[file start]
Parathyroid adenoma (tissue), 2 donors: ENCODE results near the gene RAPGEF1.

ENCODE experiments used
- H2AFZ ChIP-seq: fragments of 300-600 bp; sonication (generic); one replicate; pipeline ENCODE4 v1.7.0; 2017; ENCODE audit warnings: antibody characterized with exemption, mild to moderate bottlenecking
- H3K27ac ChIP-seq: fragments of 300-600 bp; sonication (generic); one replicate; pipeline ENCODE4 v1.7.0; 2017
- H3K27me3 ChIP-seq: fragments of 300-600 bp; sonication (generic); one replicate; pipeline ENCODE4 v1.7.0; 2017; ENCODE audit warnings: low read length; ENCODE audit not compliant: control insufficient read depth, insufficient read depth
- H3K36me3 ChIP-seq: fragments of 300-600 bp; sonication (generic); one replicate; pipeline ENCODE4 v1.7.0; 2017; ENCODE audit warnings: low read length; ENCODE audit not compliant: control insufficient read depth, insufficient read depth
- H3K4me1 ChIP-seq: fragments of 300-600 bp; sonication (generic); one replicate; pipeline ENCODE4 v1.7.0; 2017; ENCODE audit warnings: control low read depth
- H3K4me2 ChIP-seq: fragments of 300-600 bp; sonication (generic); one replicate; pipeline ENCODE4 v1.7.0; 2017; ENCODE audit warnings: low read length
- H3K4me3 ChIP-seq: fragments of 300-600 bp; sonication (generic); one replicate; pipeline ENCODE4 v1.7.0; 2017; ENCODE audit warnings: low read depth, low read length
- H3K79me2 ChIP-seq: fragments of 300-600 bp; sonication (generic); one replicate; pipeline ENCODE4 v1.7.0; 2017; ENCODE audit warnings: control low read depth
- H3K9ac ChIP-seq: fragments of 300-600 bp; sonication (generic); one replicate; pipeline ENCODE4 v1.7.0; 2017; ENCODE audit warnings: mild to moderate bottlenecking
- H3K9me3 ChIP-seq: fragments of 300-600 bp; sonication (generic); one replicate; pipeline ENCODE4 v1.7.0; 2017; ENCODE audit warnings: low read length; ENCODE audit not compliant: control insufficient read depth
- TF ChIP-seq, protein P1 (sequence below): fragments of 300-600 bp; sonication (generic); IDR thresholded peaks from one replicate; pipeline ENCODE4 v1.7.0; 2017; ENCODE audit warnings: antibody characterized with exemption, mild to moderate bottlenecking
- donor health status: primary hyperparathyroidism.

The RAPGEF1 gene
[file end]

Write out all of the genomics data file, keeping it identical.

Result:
Parathyroid adenoma (tissue), 2 donors: ENCODE results near the gene RAPGEF1.

ENCODE experiments used
- H2AFZ ChIP-seq: fragments of 300-600 bp; sonication (generic); one replicate; pipeline ENCODE4 v1.7.0; 2017; ENCODE audit warnings: antibody characterized with exemption, mild to moderate bottlenecking
- H3K27ac ChIP-seq: fragments of 300-600 bp; sonication (generic); one replicate; pipeline ENCODE4 v1.7.0; 2017
- H3K27me3 ChIP-seq: fragments of 300-600 bp; sonication (generic); one replicate; pipeline ENCODE4 v1.7.0; 2017; ENCODE audit warnings: low read length; ENCODE audit not compliant: control insufficient read depth, insufficient read depth
- H3K36me3 ChIP-seq: fragments of 300-600 bp; sonication (generic); one replicate; pipeline ENCODE4 v1.7.0; 2017; ENCODE audit warnings: low read length; ENCODE audit not compliant: control insufficient read depth, insufficient read depth
- H3K4me1 ChIP-seq: fragments of 300-600 bp; sonication (generic); one replicate; pipeline ENCODE4 v1.7.0; 2017; ENCODE audit warnings: control low read depth
- H3K4me2 ChIP-seq: fragments of 300-600 bp; sonication (generic); one replicate; pipeline ENCODE4 v1.7.0; 2017; ENCODE audit warnings: low read length
- H3K4me3 ChIP-seq: fragments of 300-600 bp; sonication (generic); one replicate; pipeline ENCODE4 v1.7.0; 2017; ENCODE audit warnings: low read depth, low read length
- H3K79me2 ChIP-seq: fragments of 300-600 bp; sonication (generic); one replicate; pipeline ENCODE4 v1.7.0; 2017; ENCODE audit warnings: control low read depth
- H3K9ac ChIP-seq: fragments of 300-600 bp; sonication (generic); one replicate; pipeline ENCODE4 v1.7.0; 2017; ENCODE audit warnings: mild to moderate bottlenecking
- H3K9me3 ChIP-seq: fragments of 300-600 bp; sonication (generic); one replicate; pipeline ENCODE4 v1.7.0; 2017; ENCODE audit warnings: low read length; ENCODE audit not compliant: control insufficient read depth
- TF ChIP-seq, protein P1 (sequence below): fragments of 300-600 bp; sonication (generic); IDR thresholded peaks from one replicate; pipeline ENCODE4 v1.7.0; 2017; ENCODE audit warnings: antibody characterized with exemption, mild to moderate bottlenecking
- donor health status: primary hyperparathyroidism.

The RAPGEF1 gene